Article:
A television photographer films pictures displayed at a news conference in Seattle, Monday, Nov. 9, 2009, of homemade bombs and other items found in the apartment of Christopher Monfort, the man accused of killing Seattle Police officer Timothy Brenton in 2009.
The Washington State Supreme Court has ruled that King County prosecutors can seek the death penalty against accused police killer Christopher Monfort.
Monfort is charged with aggravated murder in the shooting death of Seattle police officer Tim Brenton four years ago. The high court also wrote that a King County judge improperly intruded on the prosecutor’s discretion to pursue a capital case.
When Roel Williams was 18, he couldn’t wait to leave foster care.
“I went to a foster home in the Central District, which was run by a reverend,” he recalled. “He told me I had to fight one of the other foster children to stay in that placement. That’s when reality hit me.”
It's the moment many victims of former Boston mob boss James "Whitey" Bulger have been waiting decades for: In federal court in Boston, relatives of those killed by Bulger will face the former gangster and describe their pain.
Bulger was convicted in August of taking part in 11 murders while running a massive criminal enterprise for decades. There is little suspense around Bulger's sentencing — even the minimum would be enough to send the 84-year-old away for the rest of his life.
To many victims, Wednesday's sentencing hearing is less about Bulger than it is about them.
UPDATE 10/23/13, 6:20 p.m. PT: According to Dan Donohue, spokesman for the King County prosecutor office, the assault claim against Michael Sean Stanley remains under investigation and has not yet been referred to prosecutors.
A man described by Canadian police as a sexually violent predator pleaded not guilty in court on Wednesday morning to the misdemeanor charge of harassment after being arrested on Tuesday in West Seattle.
Originally published on Tue October 22, 2013 9:46 am
Michael Landsberry, the 45-year-old middle school math teacher and Afghan War veteran who was killed Monday trying to talk down a student shooter at a Nevada middle school, is being remembered as a hero.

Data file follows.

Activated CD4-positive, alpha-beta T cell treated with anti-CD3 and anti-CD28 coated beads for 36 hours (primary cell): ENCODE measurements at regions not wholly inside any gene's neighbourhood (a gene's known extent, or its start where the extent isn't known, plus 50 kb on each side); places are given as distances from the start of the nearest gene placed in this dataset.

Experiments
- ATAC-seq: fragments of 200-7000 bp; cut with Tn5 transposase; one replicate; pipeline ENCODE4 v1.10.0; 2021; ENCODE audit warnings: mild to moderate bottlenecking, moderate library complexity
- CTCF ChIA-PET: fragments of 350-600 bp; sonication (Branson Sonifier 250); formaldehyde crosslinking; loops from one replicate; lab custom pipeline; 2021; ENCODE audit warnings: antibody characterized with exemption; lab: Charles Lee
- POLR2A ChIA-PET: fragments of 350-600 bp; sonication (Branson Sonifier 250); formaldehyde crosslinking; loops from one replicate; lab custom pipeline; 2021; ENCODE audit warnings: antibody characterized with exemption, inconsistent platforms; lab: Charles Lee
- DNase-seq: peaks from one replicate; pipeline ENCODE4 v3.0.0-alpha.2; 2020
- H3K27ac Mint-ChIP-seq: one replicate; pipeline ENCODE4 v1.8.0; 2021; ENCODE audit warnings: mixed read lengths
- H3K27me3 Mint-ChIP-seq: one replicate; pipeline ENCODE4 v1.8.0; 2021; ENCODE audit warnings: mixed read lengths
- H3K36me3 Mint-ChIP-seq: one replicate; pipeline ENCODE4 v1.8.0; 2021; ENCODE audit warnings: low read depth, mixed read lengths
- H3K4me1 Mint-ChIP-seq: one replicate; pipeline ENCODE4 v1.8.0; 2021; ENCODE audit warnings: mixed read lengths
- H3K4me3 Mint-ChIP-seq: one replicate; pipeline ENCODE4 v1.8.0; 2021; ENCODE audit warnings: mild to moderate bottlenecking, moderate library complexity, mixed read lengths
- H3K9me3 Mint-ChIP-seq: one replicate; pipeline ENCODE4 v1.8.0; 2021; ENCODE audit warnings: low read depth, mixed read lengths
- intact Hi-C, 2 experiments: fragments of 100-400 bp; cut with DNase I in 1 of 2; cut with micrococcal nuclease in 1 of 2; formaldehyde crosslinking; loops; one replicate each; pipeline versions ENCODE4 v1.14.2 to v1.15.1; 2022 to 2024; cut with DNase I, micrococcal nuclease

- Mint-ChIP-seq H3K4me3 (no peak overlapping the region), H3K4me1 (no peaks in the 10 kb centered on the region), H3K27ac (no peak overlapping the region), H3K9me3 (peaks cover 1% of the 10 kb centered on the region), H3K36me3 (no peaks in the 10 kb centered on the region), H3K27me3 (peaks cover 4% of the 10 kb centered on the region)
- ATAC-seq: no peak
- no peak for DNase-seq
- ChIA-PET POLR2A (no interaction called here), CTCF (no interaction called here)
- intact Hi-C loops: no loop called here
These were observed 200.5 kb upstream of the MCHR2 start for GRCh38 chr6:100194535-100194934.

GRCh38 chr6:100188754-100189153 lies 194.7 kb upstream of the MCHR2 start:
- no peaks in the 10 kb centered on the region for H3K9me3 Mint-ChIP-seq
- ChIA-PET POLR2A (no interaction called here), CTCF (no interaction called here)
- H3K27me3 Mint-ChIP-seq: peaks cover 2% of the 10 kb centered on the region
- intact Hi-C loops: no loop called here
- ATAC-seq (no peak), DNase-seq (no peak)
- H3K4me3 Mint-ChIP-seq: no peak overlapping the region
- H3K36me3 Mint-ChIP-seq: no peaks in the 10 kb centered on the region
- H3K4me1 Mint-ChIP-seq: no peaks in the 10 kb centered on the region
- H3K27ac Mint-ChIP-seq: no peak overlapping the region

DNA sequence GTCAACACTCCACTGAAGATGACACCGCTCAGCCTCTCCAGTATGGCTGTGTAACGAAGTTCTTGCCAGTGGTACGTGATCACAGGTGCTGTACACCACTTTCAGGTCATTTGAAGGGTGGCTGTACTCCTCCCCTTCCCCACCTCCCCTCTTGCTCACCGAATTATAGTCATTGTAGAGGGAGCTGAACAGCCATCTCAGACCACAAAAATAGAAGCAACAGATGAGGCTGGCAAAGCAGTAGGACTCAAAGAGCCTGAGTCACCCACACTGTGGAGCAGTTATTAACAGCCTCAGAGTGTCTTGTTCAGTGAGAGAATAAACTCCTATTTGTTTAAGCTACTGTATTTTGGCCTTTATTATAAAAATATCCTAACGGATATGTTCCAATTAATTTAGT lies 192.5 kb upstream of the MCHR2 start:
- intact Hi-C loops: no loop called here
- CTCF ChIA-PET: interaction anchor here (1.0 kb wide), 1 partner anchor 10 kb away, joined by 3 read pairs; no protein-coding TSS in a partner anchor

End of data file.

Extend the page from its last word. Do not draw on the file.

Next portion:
Witnesses at Sparks Middle School in the city of Sparks, near Reno, described how Landsberry approached the armed 13-year-old boy and tried to get him to surrender a semi-automatic pistol he had used to shoot two fellow students. The boy then turned the weapon on Landsberry, fatally shooting him, before using the pistol to take his own life.
The case before the high court involved Seattle doctor Louis Chen. Chen is accused of murdering his partner and their young son two years ago in their apartment on First Hill.
Attorneys for Chen had argued that their client’s mental competency review be kept secret under a state statute that limits who can see the information.
The high court disagreed.
Michelle Hubbard, a media law attorney at Allied Law Group, says in its ruling the court wrote that the constitutional presumption of openness trumps state law. “What this does is make clear that the same rules apply to court proceedings as to court records. Courts are open. Court records are open," Hubbard said.
The high court, Hubbard said, was clear about why it’s important that the public have access to this type of information. Defendants who are deemed not competent could be committed for an indeterminate amount of time Hubbard said.
A King County Superior Court judge has ruled Chen competent to stand trial. He’s been charged with two counts of aggravated first degree murder. Prosecutors said they will not seek the death penalty.
The trial is expected to start this spring. If he’s found guilty, Chen faces life in prison without parole.